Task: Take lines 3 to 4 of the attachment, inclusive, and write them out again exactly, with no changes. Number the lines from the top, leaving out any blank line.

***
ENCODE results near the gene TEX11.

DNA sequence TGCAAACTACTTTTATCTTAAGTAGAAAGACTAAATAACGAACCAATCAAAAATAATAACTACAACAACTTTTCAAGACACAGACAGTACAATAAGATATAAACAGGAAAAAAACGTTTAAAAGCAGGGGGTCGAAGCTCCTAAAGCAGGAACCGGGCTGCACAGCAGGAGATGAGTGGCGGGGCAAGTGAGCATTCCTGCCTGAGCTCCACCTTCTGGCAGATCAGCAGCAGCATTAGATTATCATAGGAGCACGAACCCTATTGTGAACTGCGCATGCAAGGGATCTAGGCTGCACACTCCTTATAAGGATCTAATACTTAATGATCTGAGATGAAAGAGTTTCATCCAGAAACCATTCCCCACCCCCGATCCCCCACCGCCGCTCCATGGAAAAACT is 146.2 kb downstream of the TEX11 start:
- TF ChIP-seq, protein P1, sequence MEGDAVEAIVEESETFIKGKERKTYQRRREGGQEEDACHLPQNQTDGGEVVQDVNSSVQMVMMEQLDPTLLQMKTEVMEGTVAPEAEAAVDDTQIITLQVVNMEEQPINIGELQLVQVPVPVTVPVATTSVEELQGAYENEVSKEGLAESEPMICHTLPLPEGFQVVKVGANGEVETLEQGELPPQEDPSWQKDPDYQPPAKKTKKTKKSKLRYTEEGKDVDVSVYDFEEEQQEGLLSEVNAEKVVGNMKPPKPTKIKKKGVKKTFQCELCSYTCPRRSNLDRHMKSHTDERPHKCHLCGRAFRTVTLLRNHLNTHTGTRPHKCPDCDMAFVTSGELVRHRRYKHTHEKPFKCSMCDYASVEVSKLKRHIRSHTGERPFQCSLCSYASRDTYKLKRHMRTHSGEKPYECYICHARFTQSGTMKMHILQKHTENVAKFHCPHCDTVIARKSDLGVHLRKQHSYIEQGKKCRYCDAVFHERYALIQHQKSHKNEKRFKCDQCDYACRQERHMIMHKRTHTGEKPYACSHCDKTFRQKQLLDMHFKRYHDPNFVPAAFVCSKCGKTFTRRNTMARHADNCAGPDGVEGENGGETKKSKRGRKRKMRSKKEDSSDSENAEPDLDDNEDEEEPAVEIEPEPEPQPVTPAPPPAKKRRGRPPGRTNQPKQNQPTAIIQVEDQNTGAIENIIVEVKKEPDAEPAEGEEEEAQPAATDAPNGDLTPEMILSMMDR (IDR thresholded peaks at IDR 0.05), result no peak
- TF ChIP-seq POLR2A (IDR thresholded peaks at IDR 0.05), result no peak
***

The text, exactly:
- TF ChIP-seq, protein P1, sequence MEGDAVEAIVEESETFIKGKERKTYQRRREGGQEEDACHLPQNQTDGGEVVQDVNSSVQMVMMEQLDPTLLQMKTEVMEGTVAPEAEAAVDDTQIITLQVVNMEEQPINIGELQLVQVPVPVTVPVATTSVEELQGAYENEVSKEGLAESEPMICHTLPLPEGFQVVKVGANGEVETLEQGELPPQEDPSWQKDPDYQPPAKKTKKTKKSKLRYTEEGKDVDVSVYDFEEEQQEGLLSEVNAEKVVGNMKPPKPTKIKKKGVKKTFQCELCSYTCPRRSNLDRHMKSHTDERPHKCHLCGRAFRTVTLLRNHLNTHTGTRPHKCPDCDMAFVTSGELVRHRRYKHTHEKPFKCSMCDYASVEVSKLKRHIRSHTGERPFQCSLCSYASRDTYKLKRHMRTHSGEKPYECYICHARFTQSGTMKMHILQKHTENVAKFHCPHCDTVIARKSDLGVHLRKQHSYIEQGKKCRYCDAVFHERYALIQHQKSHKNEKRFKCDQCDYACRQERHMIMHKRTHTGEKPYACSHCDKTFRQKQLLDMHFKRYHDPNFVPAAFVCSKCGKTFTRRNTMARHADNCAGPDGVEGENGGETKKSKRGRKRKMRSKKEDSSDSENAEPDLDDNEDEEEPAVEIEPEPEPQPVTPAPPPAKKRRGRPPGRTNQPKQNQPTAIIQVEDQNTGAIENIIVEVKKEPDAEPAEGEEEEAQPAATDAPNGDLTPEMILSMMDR (IDR thresholded peaks at IDR 0.05), result no peak
- TF ChIP-seq POLR2A (IDR thresholded peaks at IDR 0.05), result no peak